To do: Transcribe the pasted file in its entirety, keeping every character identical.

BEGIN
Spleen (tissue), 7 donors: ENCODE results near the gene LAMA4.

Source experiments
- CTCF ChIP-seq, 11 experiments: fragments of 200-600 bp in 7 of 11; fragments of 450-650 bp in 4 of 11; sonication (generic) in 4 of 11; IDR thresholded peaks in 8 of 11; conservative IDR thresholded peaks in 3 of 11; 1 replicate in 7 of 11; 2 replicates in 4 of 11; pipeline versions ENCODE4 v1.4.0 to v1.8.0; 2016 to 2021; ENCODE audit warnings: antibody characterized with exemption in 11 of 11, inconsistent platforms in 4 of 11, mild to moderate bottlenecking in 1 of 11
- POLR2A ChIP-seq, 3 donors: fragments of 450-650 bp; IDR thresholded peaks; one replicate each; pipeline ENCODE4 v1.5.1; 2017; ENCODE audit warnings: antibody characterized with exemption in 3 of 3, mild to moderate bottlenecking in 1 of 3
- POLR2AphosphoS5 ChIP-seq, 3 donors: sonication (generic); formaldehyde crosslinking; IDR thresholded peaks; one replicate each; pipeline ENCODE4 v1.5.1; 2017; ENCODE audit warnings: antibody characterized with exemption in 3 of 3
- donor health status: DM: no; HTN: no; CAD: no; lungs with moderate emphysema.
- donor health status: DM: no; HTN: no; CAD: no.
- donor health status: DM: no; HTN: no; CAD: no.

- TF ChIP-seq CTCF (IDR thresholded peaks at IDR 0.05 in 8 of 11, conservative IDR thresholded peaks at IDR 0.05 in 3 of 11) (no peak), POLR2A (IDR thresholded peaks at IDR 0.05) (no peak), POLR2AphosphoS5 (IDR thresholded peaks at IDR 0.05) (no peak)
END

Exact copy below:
Spleen (tissue), 7 donors: ENCODE results near the gene LAMA4.

Source experiments
- CTCF ChIP-seq, 11 experiments: fragments of 200-600 bp in 7 of 11; fragments of 450-650 bp in 4 of 11; sonication (generic) in 4 of 11; IDR thresholded peaks in 8 of 11; conservative IDR thresholded peaks in 3 of 11; 1 replicate in 7 of 11; 2 replicates in 4 of 11; pipeline versions ENCODE4 v1.4.0 to v1.8.0; 2016 to 2021; ENCODE audit warnings: antibody characterized with exemption in 11 of 11, inconsistent platforms in 4 of 11, mild to moderate bottlenecking in 1 of 11
- POLR2A ChIP-seq, 3 donors: fragments of 450-650 bp; IDR thresholded peaks; one replicate each; pipeline ENCODE4 v1.5.1; 2017; ENCODE audit warnings: antibody characterized with exemption in 3 of 3, mild to moderate bottlenecking in 1 of 3
- POLR2AphosphoS5 ChIP-seq, 3 donors: sonication (generic); formaldehyde crosslinking; IDR thresholded peaks; one replicate each; pipeline ENCODE4 v1.5.1; 2017; ENCODE audit warnings: antibody characterized with exemption in 3 of 3
- donor health status: DM: no; HTN: no; CAD: no; lungs with moderate emphysema.
- donor health status: DM: no; HTN: no; CAD: no.
- donor health status: DM: no; HTN: no; CAD: no.

- TF ChIP-seq CTCF (IDR thresholded peaks at IDR 0.05 in 8 of 11, conservative IDR thresholded peaks at IDR 0.05 in 3 of 11) (no peak), POLR2A (IDR thresholded peaks at IDR 0.05) (no peak), POLR2AphosphoS5 (IDR thresholded peaks at IDR 0.05) (no peak)